Spirulina also contains muco-polysaccharides, by the way; it is these which form the cell walls of spirulina, rather than the much tougher cellulose, which normally forms the cell walls of plants.
Chlorophyll is the remarkable substance to which we all owe our lives. This is because chlorophyll has the ability to capture the sun’s energy and lock it into plants in such a way that we can use it to sustain our own lives.
Chemically, chlorophyll is almost identical to haemoglobin – the substance which transports oxygen from the lungs to the tissues of the body. Out of about 50 atoms in the compound, only two are different. The main difference is that at the centre of chlorophyll there is a magnesium ion; whereas haemoglobin has iron in the same place.
The action of chlorophyll is so important, that two Nobel prizes were awarded for research on the compound.
Chlorophyll’s health properties were observed as early as 1950, when Offen Krantz reported the healing of long standing peptic ulcers after the application of chlorophyll.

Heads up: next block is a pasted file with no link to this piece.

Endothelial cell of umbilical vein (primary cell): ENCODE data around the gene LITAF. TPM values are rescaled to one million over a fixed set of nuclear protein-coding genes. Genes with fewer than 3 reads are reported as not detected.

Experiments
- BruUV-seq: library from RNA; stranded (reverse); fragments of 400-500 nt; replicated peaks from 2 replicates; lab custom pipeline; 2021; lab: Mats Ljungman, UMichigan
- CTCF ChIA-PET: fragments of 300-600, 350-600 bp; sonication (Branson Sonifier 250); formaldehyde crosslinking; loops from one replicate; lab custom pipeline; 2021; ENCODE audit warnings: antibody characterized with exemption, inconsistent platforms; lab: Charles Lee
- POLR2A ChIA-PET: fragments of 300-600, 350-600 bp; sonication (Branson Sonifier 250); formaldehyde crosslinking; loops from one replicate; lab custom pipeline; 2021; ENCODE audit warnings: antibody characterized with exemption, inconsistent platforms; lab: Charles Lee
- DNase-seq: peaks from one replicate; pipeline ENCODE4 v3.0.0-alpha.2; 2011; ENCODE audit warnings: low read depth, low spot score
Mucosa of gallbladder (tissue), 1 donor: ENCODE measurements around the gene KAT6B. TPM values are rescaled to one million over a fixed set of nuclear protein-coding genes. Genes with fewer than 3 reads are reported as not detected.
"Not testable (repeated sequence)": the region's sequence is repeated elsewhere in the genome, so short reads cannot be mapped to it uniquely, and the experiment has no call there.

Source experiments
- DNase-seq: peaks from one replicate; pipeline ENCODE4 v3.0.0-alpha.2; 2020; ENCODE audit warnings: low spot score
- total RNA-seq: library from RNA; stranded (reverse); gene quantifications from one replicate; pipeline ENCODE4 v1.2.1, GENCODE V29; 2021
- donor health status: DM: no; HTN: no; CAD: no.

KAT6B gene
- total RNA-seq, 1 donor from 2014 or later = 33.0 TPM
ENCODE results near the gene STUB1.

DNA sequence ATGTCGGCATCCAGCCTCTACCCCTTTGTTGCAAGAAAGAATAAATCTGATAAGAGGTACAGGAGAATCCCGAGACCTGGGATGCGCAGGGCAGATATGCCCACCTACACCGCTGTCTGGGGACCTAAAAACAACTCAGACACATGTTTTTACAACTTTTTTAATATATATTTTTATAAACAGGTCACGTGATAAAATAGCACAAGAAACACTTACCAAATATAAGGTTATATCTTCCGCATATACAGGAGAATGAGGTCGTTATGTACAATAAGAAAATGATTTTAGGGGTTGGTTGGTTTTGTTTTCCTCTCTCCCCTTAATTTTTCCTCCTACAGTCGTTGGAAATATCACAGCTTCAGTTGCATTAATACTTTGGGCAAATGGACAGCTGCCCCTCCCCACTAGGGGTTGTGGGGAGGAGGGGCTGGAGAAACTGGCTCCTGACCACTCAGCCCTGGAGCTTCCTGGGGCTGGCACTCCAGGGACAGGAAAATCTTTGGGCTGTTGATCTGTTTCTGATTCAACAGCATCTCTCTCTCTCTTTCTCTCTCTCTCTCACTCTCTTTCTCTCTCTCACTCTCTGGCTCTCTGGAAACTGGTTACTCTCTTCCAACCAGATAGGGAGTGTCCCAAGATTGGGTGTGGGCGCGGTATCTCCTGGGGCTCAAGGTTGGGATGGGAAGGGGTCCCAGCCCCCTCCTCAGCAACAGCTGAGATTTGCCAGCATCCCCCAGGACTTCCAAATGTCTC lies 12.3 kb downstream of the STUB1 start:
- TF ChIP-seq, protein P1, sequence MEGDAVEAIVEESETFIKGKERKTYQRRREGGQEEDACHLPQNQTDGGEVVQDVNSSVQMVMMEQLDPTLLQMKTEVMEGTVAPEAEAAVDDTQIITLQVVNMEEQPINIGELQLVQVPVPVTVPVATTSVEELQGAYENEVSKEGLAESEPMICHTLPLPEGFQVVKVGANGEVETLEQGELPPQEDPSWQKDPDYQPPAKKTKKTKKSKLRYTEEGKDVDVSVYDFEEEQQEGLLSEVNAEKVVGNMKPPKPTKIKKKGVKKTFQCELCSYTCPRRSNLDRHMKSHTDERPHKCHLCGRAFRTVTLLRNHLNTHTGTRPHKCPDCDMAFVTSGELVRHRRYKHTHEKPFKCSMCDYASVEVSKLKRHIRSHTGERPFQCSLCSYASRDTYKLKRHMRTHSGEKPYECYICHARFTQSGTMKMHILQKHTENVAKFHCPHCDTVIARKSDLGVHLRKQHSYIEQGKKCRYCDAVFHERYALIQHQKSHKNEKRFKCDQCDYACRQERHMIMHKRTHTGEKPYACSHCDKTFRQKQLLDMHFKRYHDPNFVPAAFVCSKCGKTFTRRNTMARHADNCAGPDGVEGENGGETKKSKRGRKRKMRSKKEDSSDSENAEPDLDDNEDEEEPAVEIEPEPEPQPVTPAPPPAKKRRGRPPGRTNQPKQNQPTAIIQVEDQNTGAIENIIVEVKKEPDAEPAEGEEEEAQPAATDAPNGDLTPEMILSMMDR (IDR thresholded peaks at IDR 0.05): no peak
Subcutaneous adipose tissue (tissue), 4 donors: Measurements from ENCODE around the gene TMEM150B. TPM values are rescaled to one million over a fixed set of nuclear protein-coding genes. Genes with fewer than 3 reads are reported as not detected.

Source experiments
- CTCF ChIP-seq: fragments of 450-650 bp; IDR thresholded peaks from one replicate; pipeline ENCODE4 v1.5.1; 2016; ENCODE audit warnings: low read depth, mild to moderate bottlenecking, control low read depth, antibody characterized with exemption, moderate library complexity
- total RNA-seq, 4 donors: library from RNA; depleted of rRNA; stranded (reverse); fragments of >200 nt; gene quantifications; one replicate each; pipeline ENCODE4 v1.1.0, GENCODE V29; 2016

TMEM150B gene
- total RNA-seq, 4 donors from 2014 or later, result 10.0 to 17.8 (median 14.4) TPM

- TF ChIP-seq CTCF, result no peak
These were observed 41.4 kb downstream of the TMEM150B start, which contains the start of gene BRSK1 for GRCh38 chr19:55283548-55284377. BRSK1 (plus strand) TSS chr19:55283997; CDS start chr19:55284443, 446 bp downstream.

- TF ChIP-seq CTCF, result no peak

The benefits of chlorophyll fall into three main categories, purifying, anti-inflammatory, and renewal.
- Purifying: Chlorophyll has an anti-bacterial effect on wounds, and an anti-yeast effect in the digestive tract. It appears to counteract many toxins in the body.
- Inflammation: It has the effect of reducing inflammation. Thus it can be used to help counteract the effects of arthritis, stomach ulcers, colitis, sore throats, and other inflammatory conditions.
- Nourishing: It builds blood – after all, it is almost identical to haemoglobin (see above); it helps promote intestinal flora, and assists liver cleansing.
There is some more information on chlorophyll at:
Wheat grass is a very effective cleansing herb, which means that it may produce cleansing reactions in the body fairly easily. This is basically good! But it may be uncomfortable. So if you are not used to it, start off slowly!
The sort of cleansing reactions which may occur include headaches and nausea. Just don’t take too much at first, and you will avoid such problems.
If you would like to know more about wheat grass, and perhaps to cultivate your own grass at home, an interesting source book is to be found at:
Ann Wigmore’s site – set up by followers of her methods – is at:
As at May 2000 Ann Wigmore’s site is at the early stages of construction, but it is interesting to see some information about the famed Ann who, very unfortunately, died when her premises were destroyed by fire